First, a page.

And a special tip of the hat to Jacob and Taylor, who were simply phenomenal. They kept the chalets running smoothly, were super friendly and personable, and cooked two fantastic meals while we were there. They plan on opening their own co-living eventually in Vermont — and we plan on being their first guests.
While Grimentz is tucked way way up in the Swiss Alps, there are three different ways you can get here, and Swiss Escape provides a great travel guide on how to make the trip. You can fly into Geneva, Zurich, or even Milan. (You’re really close to Italy!) Then you need to take a series of trains and buses to get here. But this being Switzerland, everything is well-run. That being said, once you arrive in Sierre by train, the travel guide doesn’t quite spell out how to get the right bus. We visited the tourist office to get directions, and they even sold us our tickets. You’ll also probably have to change buses in Vissoie, but the drivers are very friendly and will get you in the right direction. Oh, and unless you’re flight arrives really early, you probably don’t want to try and make the trip in one day.
Two other things to keep in mind: First, the bus fare from Sierre to Grimentz is $16 USD, which caught us off guard. You’ll also need Swiss francs, but the driver happily makes change. And the drive up to Grimentz can be a little intense. It involves 25 hairpin turns and some drop-offs you probably don’t want to look at too closely.
Grimentz is part of the municipality of Anniviers, which includes the other mountain towns of Ayer, Chandolin, Saint Jean, Saint-Luc, and Vissoie. It's located in the Val d'Anniviers in the Pennine Alps, and you are literally surrounded by mountain peaks in almost every direction you look. In Bulgaria we lived in Bansko, which is in the Razlog Valley and butts right up against the foot of the Pirin Mountains, but here you are living in the middle of the mountains —and Grimentz is one of the most beautiful places we’ve ever been.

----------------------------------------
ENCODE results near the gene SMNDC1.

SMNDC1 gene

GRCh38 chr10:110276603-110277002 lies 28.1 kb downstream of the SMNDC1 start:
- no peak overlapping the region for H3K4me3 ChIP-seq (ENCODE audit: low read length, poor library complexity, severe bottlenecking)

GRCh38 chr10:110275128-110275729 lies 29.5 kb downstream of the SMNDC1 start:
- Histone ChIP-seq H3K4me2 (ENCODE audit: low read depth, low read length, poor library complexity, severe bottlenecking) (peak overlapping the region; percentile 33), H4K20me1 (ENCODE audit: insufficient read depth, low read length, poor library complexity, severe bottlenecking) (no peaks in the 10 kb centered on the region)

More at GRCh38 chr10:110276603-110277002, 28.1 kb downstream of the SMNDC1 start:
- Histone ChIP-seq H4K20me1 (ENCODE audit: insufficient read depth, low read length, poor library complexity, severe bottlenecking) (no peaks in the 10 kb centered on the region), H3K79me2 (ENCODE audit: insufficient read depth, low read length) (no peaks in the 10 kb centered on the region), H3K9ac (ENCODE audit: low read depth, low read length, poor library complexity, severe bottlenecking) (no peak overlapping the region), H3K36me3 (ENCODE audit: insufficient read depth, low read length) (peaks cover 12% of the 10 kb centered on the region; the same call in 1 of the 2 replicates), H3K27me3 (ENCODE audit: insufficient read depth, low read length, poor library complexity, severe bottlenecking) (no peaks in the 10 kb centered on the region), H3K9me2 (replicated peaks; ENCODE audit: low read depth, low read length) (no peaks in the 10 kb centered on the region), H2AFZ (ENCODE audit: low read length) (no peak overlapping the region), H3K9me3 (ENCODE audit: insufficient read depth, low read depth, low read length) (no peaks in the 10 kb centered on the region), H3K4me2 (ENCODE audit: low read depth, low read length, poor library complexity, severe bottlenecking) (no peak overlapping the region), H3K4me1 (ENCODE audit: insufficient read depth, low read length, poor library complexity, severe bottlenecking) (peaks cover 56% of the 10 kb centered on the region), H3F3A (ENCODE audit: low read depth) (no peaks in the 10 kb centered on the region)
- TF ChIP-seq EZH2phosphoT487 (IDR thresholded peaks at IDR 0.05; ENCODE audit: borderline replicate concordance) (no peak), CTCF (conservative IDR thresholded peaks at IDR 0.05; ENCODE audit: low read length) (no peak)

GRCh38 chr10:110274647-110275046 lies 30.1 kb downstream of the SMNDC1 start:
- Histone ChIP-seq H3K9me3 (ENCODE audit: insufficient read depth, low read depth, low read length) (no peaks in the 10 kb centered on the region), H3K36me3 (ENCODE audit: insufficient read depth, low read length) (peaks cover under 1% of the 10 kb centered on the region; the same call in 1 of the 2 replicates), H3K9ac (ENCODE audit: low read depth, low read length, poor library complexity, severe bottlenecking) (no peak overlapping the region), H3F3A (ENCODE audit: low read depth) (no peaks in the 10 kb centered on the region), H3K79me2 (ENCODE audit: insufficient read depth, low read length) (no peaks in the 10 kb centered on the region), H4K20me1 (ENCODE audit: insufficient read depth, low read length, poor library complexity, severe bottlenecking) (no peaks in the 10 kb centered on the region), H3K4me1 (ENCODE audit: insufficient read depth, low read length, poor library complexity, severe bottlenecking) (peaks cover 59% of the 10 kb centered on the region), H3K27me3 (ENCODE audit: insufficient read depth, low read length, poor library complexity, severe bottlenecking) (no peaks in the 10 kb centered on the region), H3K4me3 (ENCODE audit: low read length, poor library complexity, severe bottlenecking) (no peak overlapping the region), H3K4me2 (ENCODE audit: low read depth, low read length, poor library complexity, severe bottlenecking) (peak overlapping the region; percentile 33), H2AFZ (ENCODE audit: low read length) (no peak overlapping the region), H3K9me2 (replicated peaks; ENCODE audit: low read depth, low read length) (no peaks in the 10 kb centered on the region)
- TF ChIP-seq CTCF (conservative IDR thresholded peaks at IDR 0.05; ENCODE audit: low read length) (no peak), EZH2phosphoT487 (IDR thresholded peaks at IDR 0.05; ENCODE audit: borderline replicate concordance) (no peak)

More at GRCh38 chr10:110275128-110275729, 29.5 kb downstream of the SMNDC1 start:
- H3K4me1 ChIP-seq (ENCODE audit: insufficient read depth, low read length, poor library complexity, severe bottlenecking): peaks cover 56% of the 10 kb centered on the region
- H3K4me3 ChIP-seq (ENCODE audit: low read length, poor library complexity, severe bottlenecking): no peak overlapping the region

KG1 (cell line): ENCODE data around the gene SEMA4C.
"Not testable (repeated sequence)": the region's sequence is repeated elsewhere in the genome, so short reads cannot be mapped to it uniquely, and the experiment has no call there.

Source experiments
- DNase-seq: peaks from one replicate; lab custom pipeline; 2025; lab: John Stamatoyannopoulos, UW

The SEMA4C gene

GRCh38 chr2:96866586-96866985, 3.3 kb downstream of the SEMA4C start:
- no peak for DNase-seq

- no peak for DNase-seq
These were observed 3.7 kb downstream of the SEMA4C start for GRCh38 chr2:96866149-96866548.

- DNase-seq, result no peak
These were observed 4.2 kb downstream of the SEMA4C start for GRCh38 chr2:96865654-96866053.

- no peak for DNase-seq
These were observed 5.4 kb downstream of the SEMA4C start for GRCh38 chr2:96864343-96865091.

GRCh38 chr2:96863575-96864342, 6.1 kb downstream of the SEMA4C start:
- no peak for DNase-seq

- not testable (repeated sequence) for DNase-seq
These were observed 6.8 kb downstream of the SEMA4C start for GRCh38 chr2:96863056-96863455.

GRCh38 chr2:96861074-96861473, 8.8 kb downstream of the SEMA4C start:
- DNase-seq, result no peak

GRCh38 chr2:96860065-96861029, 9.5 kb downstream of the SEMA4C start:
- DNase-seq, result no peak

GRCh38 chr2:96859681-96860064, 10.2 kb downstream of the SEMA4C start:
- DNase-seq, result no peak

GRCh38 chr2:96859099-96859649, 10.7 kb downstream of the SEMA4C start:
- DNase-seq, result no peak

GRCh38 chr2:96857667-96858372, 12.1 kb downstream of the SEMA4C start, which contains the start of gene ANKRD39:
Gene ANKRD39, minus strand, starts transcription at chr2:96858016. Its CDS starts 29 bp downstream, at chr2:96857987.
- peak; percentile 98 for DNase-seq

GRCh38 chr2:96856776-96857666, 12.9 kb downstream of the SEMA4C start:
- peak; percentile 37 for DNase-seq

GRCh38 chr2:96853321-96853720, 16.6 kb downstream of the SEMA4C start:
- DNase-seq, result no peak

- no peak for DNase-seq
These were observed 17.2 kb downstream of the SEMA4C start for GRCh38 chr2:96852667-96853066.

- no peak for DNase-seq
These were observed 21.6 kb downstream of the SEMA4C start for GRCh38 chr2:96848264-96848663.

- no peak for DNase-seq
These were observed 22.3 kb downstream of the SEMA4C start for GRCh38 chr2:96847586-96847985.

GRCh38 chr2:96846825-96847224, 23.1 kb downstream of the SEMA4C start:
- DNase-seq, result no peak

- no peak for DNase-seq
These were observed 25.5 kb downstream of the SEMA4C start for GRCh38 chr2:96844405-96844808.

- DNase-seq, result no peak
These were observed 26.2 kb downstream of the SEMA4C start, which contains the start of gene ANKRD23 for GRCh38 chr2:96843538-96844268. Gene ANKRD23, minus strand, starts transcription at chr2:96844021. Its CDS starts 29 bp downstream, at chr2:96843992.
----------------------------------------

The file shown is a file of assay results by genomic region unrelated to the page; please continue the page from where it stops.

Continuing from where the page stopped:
The location means there are a multitude of outdoor activities. There are two chairlifts a two minute walk from Swiss Escape that will whisk you up into the mountains. You can hike from one of those two chair lifts to a second that will you take down into the town of Zinal, another charming Swiss village. Even better, anyone who spends at least a single night in Grimentz is eligible for the Liberte card which either gives you free or greatly reduced access to a whole host of activities including free rides on the Grimentz-Bendolla chairlift and half-price on the Grimentz-Zinal chairlift. as well as miniature golf, tennis, swimming, a tour to the nearby Moiry dam, just to list a few of the benefits. (Be sure to hike up to the restaurant overlooking the Moiry Glacier. It can be intimidating in places, but is well worth it.)